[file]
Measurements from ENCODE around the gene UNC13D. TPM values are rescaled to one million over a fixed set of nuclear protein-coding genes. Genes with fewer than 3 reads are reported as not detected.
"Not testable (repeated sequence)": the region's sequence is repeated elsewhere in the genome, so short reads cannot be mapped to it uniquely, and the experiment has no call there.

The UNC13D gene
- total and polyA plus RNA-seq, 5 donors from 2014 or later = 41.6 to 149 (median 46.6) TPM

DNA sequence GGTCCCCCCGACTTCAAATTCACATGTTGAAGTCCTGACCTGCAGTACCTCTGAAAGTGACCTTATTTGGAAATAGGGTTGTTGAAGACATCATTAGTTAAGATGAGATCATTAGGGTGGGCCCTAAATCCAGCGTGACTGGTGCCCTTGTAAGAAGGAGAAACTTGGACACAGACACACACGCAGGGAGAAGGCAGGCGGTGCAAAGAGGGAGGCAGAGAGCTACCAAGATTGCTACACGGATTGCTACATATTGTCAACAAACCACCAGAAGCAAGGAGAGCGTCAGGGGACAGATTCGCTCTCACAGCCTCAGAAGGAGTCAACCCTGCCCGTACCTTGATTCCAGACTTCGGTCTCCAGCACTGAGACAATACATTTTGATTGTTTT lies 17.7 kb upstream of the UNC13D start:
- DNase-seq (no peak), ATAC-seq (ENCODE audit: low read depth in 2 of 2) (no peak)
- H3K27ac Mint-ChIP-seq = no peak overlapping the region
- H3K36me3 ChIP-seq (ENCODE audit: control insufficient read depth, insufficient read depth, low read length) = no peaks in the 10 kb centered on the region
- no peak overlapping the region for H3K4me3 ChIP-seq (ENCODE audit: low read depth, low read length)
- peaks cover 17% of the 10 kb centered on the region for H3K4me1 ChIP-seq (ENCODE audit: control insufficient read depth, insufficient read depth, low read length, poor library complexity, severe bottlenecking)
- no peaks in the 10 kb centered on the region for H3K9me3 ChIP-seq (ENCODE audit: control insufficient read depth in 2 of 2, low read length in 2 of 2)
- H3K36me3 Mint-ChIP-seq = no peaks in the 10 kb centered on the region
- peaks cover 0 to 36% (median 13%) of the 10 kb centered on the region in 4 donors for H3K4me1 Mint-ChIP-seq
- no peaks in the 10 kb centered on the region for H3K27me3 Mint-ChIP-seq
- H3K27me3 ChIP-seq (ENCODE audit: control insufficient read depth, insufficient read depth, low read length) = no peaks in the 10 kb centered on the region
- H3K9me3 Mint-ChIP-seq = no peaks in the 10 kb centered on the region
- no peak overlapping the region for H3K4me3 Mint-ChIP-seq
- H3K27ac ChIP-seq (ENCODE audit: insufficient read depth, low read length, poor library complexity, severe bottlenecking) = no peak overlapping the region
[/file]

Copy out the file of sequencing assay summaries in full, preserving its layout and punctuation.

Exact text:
Measurements from ENCODE around the gene UNC13D. TPM values are rescaled to one million over a fixed set of nuclear protein-coding genes. Genes with fewer than 3 reads are reported as not detected.
"Not testable (repeated sequence)": the region's sequence is repeated elsewhere in the genome, so short reads cannot be mapped to it uniquely, and the experiment has no call there.

The UNC13D gene
- total and polyA plus RNA-seq, 5 donors from 2014 or later = 41.6 to 149 (median 46.6) TPM

DNA sequence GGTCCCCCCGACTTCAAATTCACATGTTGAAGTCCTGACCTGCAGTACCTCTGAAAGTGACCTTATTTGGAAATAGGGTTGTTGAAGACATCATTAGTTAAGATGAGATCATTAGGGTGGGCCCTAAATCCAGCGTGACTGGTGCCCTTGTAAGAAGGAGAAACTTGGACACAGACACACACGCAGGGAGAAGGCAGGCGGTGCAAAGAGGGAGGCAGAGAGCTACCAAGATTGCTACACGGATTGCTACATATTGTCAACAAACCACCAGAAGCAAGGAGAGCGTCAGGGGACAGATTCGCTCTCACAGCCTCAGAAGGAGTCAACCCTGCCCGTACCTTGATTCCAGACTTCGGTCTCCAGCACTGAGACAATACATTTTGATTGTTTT lies 17.7 kb upstream of the UNC13D start:
- DNase-seq (no peak), ATAC-seq (ENCODE audit: low read depth in 2 of 2) (no peak)
- H3K27ac Mint-ChIP-seq = no peak overlapping the region
- H3K36me3 ChIP-seq (ENCODE audit: control insufficient read depth, insufficient read depth, low read length) = no peaks in the 10 kb centered on the region
- no peak overlapping the region for H3K4me3 ChIP-seq (ENCODE audit: low read depth, low read length)
- peaks cover 17% of the 10 kb centered on the region for H3K4me1 ChIP-seq (ENCODE audit: control insufficient read depth, insufficient read depth, low read length, poor library complexity, severe bottlenecking)
- no peaks in the 10 kb centered on the region for H3K9me3 ChIP-seq (ENCODE audit: control insufficient read depth in 2 of 2, low read length in 2 of 2)
- H3K36me3 Mint-ChIP-seq = no peaks in the 10 kb centered on the region
- peaks cover 0 to 36% (median 13%) of the 10 kb centered on the region in 4 donors for H3K4me1 Mint-ChIP-seq
- no peaks in the 10 kb centered on the region for H3K27me3 Mint-ChIP-seq
- H3K27me3 ChIP-seq (ENCODE audit: control insufficient read depth, insufficient read depth, low read length) = no peaks in the 10 kb centered on the region
- H3K9me3 Mint-ChIP-seq = no peaks in the 10 kb centered on the region
- no peak overlapping the region for H3K4me3 Mint-ChIP-seq
- H3K27ac ChIP-seq (ENCODE audit: insufficient read depth, low read length, poor library complexity, severe bottlenecking) = no peak overlapping the region